For three to five authors– include all surnames first time
Blah, blah, blah, blah (Hubbard, Thomas, & Varnham, 2001).
And then use et al. if you refer to the same source again
Blah, blah, blah, blah (Hubbard et al., 2001).
For six or more authors, use et al. all the time
Blah, blah, blah, blah (Singh et al., 2011).
In a recently discovered private diary, Jane Austen describes the character
as “her greatest challenge and most uncertain achievement” (as cited in
Smith, 2012, p. 231).
But avoid these secondary references and, if possible, include a
direct reference to the original source (you’ll find the details you
need in the book you’ve used).
Handouts available from http://tinyurl.com/albanyhandouts
This period during which a learner can complete a task with the support of
tools and/ or mentors is known as the Zone of Proximal Development
(ZPD) (Vygotsky, 1978).
In this case, it doesn’t really matter that I haven’t read
Vygotsky’s book myself – I read about this theory in a recent
book, but I’m including a reference to the original book in which
Vygotsky explained this theory
CITATIONS (three ways)
According to Dunbar and Holmes (2003), cognitive
behavioural therapy is increasingly preferred …..
Dunbar and Holmes (2003) claim / argue / suggest / state /
provide evidence that cognitive behavioural therapy is
increasingly preferred …..
Cognitive behavioural therapy is increasingly preferred to more
traditional medical interventions in such cases (Dunbar &
Most of the time, you’ll put the reference in brackets, just after
you’ve finished with the information.
But sometimes you can include the author(s) in your sentence and
then just put the year in brackets.
3. END OF TEXT
Finkelstein, S., Whitehead, J., & Campbell, A. (2009). Think again: Why good leaders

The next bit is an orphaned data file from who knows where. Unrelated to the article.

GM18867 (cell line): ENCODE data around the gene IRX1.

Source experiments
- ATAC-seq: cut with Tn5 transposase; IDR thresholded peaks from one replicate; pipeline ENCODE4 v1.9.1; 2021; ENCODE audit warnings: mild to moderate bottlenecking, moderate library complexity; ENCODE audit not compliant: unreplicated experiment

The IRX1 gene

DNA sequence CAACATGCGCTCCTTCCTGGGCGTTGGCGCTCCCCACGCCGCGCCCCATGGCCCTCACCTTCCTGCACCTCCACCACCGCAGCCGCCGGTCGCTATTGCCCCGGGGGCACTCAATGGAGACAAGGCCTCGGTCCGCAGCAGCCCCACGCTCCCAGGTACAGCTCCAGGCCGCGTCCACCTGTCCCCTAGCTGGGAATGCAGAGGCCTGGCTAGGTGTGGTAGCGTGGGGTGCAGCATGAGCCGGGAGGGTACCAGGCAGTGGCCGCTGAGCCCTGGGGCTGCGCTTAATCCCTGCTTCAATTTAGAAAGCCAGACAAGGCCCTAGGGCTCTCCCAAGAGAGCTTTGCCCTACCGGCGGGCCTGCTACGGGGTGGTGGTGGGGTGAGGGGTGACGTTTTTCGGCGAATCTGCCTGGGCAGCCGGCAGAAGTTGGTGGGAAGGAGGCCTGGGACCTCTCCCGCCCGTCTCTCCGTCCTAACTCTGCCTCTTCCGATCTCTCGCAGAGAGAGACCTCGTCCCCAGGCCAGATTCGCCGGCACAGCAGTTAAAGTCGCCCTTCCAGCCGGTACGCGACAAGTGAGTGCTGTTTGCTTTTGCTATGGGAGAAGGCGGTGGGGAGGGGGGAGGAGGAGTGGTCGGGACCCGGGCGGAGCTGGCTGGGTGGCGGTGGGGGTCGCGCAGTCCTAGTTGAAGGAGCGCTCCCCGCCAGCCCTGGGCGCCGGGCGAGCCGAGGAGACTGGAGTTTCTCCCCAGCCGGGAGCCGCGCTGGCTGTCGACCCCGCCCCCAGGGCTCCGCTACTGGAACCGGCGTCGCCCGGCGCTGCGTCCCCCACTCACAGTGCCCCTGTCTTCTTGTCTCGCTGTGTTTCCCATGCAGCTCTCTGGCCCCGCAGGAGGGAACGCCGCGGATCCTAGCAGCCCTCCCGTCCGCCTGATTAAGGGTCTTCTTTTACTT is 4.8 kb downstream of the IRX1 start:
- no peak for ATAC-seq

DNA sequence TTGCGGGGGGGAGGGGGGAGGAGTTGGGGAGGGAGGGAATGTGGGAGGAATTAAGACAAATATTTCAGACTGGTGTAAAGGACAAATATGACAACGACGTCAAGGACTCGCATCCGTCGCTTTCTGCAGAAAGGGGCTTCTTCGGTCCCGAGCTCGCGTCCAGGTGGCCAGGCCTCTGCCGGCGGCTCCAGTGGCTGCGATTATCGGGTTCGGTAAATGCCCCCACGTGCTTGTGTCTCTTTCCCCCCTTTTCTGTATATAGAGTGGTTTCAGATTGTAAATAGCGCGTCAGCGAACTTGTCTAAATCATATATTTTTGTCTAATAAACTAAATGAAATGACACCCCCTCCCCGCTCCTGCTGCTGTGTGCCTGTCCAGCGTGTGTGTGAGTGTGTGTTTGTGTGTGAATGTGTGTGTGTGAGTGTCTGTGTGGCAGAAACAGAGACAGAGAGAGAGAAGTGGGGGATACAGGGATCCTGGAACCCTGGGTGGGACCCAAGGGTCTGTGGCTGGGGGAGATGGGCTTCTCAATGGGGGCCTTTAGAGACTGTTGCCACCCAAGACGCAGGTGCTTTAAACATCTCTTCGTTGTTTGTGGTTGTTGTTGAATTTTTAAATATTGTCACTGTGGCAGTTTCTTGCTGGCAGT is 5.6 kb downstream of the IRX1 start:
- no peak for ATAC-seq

make bad decisions and how to stop it happening to you. Cambridge, MA: Harvard
Business School Press.
Kahnemann, D. (2003). Maps of bounded rationality: Psychology for behavioural
economics. The American Economic Review 93(5), 1449-1475.
Kahnemann, D., Fredrickson, B. I., Schreiber, C.A., & Redelmeier, D.A. (1993). When
more pain is preferred to less: Adding a better end. Psychological Science 4(6),
Krause, T. R. (2008). The role of cognitive bias in safety decisions. Occupational
Hazards 70(6), 28.
Simon, H. A. (1955). A behavioural model of rational choice. Quarterly Journal of
Economics 69(1), 99-118.
White, E. (2009, February 14). Why good leaders make bad decisions. The Wall Street
Journal. Retrieved March 13, 2012 from:
Use a YouTube video to help you with formatting – e.g. http://tinyurl.com/APAindenting
Hamel, G. (2000). Leading the revolution. Boston, MA: Harvard Business School Press
(year) title city
For more than one
author, include all
names with initials
(followed by . and ,)
Hubbard, J., Thomas, C., & Varnham, S. (2001). Principles of law for New
Zealand business students (2nd ed.). Auckland, New Zealand: Pearson
Biggins, G. (2009). Why I became a social worker. In P. Te Ara & T. Rogers
(Eds.), Social work and social workers in New Zealand/Aotearoa (pp.102-120).
Auckland, New Zealand: Insight Press.
Title of chapter – not
Editors’ names – initial
goes before and (Eds.),
Title of book –
Page numbers of chapter – in
brackets with pp. before
Author of chapter
and year of
CITY OF PUBLICATION
UK, NZ etc
Palmerston North, New
Zealand: Dunmore Press
Upper Saddle River, NJ:
Check title of book in library catalogue and/or Google if
city of publication is not clear from the book itself
Milton, Qld: McGraw-Hill
Silverblatt, A. (2004). Media as a social
institution. American Behavioral
Scientist, 48(1), 35-42.
year Title (no italics)
(not always needed)
WEB PAGE REFERENCE
Statistics New Zealand. (2009).
Mapping trends in the Auckland
region. Retrieved from
(or organisation that owns the web site)
(if it’s missing put (n.d.)
followed by full internet address
Title of page
Endnote ($36 from library – and make sure you go to a tutorial)
Free Programmes to download (but you’ll need to learn how to
use them, through online tutorials etc)
Use the references tab in the toolbar
Microsoft Word 2007 +
Click ‘insert citation’ + add new source
Take care with names (Hamel, Gary) and type of source